Diabetes Medications: What is metformin? Metformin is used to treat type 2 diabetes and insulin resistance. Metformin is taken by mouth (orally) as a pill. Like other diabetes medications, it works best when you follow the rest of your treatment plan. This means checking your blood glucose regularly, following your meal plan, and exercising every day. What does it do? Metformin helps lower your blood glucose (blood sugar). It does this in two ways: • Decrease the amount of glucose released by your liver. Less glucose enters into your bloodstream. • Increase the ability of your muscles to use glucose for energy. As more glucose is used, more glucose leaves your bloodstream. Why is metformin important for my health? Metformin can’t cure your diabetes. But by helping control your blood glucose, it lowers the chance that your diabetes will cause serious problems. As you know, when you have diabetes, you tend to have high blood glucose. Over time, this can damage your blood vessels and nerves, leading to heart attack or stroke, kidney and eye disease, and problems with your teeth, feet, and skin. If you have high blood pressure or high cholesterol — like many people with diabetes — you have an even greater risk for these problems. (This is why you should always take your blood pressure or cholesterol medications as well as your diabetes medications.) Metformin is the generic name of this medication. Brand names are Glucophage and Glucophage XR. Like other diabetes medications, biguanides work best when you follow the rest of your diabetes treatment plan. Does metformin cause hypoglycemia (low blood glucose)? Metformin doesn’t cause hypoglycemia by itself. But combined with other medications, vigorous exercise, or too little food, it ca Continue reading >>

Type 2 Diabetes

Type 2 Diabetes

Print Diagnosis To diagnose type 2 diabetes, you'll be given a: Glycated hemoglobin (A1C) test. This blood test indicates your average blood sugar level for the past two to three months. It measures the percentage of blood sugar attached to hemoglobin, the oxygen-carrying protein in red blood cells. The higher your blood sugar levels, the more hemoglobin you'll have with sugar attached. An A1C level of 6.5 percent or higher on two separate tests indicates you have diabetes. A result between 5.7 and 6.4 percent is considered prediabetes, which indicates a high risk of developing diabetes. Normal levels are below 5.7 percent. If the A1C test isn't available, or if you have certain conditions — such as if you're pregnant or have an uncommon form of hemoglobin (known as a hemoglobin variant) — that can make the A1C test inaccurate, your doctor may use the following tests to diagnose diabetes: Random blood sugar test. A blood sample will be taken at a random time. Blood sugar values are expressed in milligrams per deciliter (mg/dL) or millimoles per liter (mmol/L). Regardless of when you last ate, a random blood sugar level of 200 mg/dL (11.1 mmol/L) or higher suggests diabetes, especially when coupled with any of the signs and symptoms of diabetes, such as frequent urination and extreme thirst. Fasting blood sugar test. A blood sample will be taken after an overnight fast. A fasting blood sugar level less than 100 mg/dL (5.6 mmol/L) is normal. A fasting blood sugar level from 100 to 125 mg/dL (5.6 to 6.9 mmol/L) is considered prediabetes. If it's 126 mg/dL (7 mmol/L) or higher on two separate tests, you have diabetes. Oral glucose tolerance test. For this test, you fast overnight, and the fasting blood sugar level is measured. Then you drink a sugary liquid, and blood s Continue reading >>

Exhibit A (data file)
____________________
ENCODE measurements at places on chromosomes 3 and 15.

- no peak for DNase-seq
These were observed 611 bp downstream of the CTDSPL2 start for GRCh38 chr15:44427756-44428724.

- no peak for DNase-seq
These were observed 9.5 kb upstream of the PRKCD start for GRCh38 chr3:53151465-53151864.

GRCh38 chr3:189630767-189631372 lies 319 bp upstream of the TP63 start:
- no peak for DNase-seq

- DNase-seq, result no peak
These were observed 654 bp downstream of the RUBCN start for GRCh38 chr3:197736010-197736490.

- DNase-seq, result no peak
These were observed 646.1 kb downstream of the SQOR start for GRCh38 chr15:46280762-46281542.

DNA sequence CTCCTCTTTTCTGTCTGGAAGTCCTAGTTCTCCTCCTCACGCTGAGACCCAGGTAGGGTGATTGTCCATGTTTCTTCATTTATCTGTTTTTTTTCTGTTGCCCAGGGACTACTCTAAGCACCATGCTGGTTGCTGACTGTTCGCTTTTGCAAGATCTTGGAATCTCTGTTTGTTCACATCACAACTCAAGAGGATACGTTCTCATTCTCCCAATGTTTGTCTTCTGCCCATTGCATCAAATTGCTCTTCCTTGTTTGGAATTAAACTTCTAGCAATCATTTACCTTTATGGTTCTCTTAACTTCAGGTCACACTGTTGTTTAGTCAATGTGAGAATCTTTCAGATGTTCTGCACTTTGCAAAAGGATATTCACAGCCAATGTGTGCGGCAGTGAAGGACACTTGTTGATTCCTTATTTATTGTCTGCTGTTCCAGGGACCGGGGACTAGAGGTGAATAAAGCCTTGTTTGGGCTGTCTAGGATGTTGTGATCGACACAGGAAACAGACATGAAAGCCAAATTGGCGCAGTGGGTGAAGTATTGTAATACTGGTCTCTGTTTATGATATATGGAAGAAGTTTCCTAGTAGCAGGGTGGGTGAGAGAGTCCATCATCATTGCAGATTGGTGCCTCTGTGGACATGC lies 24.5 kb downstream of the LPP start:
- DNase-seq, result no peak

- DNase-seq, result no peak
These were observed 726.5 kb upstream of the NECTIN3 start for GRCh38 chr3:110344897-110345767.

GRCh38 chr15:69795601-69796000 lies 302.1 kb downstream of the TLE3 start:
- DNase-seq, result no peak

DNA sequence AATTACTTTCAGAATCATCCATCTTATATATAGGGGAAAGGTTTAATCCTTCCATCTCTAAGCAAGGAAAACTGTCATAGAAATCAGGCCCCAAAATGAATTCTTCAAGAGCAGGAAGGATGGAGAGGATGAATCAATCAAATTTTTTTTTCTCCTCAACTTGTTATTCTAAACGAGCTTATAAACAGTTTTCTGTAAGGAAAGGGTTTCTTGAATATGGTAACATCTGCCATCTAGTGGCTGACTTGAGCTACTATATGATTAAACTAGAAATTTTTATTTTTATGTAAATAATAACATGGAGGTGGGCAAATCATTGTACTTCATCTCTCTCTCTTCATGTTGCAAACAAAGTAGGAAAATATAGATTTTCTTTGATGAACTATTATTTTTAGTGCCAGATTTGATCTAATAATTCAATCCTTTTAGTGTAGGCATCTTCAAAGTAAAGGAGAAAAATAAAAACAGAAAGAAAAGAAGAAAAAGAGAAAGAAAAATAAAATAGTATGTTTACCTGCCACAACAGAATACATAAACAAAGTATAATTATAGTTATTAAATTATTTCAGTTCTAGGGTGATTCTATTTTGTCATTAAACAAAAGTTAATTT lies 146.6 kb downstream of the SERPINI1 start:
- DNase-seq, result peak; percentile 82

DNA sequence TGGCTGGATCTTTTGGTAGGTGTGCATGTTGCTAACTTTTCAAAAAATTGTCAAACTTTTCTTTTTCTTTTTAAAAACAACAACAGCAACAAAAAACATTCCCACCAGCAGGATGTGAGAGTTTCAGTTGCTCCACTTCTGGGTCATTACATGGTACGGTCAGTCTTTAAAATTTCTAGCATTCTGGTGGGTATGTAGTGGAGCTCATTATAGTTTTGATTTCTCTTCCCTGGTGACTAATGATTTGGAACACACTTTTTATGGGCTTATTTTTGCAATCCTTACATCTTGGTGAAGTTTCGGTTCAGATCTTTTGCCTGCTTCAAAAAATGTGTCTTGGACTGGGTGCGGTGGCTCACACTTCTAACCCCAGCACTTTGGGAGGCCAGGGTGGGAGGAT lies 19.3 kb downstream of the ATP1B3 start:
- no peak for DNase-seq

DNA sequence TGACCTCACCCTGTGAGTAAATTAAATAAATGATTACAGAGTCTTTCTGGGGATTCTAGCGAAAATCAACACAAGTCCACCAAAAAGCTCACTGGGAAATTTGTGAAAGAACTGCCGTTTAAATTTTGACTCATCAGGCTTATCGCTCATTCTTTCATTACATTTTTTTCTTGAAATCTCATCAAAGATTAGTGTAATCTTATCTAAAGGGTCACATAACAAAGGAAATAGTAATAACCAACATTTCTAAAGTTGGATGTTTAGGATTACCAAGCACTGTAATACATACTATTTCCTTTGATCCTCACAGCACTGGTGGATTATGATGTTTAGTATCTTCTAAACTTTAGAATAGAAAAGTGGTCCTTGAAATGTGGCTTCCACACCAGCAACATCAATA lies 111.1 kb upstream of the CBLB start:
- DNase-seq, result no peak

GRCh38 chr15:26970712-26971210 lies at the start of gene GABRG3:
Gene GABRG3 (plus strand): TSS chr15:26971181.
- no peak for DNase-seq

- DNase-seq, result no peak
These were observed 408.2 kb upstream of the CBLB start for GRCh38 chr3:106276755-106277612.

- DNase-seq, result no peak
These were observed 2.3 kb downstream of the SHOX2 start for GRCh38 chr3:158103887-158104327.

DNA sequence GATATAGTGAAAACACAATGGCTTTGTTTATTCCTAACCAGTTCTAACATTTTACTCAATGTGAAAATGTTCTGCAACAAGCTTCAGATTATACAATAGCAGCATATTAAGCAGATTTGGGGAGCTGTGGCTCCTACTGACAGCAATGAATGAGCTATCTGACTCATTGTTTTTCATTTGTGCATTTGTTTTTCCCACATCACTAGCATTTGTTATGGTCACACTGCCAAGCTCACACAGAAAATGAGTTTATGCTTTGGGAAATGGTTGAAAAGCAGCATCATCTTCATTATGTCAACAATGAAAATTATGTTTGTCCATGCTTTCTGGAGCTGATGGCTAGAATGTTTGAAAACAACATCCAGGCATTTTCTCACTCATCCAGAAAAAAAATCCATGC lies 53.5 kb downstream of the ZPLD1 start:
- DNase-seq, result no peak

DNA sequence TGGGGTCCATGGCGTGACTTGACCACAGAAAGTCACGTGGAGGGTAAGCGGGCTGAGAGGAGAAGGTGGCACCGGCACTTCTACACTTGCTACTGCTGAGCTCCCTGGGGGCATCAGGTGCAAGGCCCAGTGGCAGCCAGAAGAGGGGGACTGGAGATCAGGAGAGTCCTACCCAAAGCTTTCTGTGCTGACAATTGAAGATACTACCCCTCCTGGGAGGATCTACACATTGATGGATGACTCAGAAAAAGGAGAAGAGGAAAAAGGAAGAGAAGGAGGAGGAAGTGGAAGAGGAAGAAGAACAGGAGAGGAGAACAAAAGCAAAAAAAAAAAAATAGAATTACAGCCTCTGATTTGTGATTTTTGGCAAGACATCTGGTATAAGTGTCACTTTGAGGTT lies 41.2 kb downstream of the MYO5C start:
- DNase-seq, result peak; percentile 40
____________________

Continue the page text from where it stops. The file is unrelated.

Type 2 Diabetes: Blood Pressure Drugs May Be Harmful For Some Patients

Type 2 Diabetes: Blood Pressure Drugs May Be Harmful For Some Patients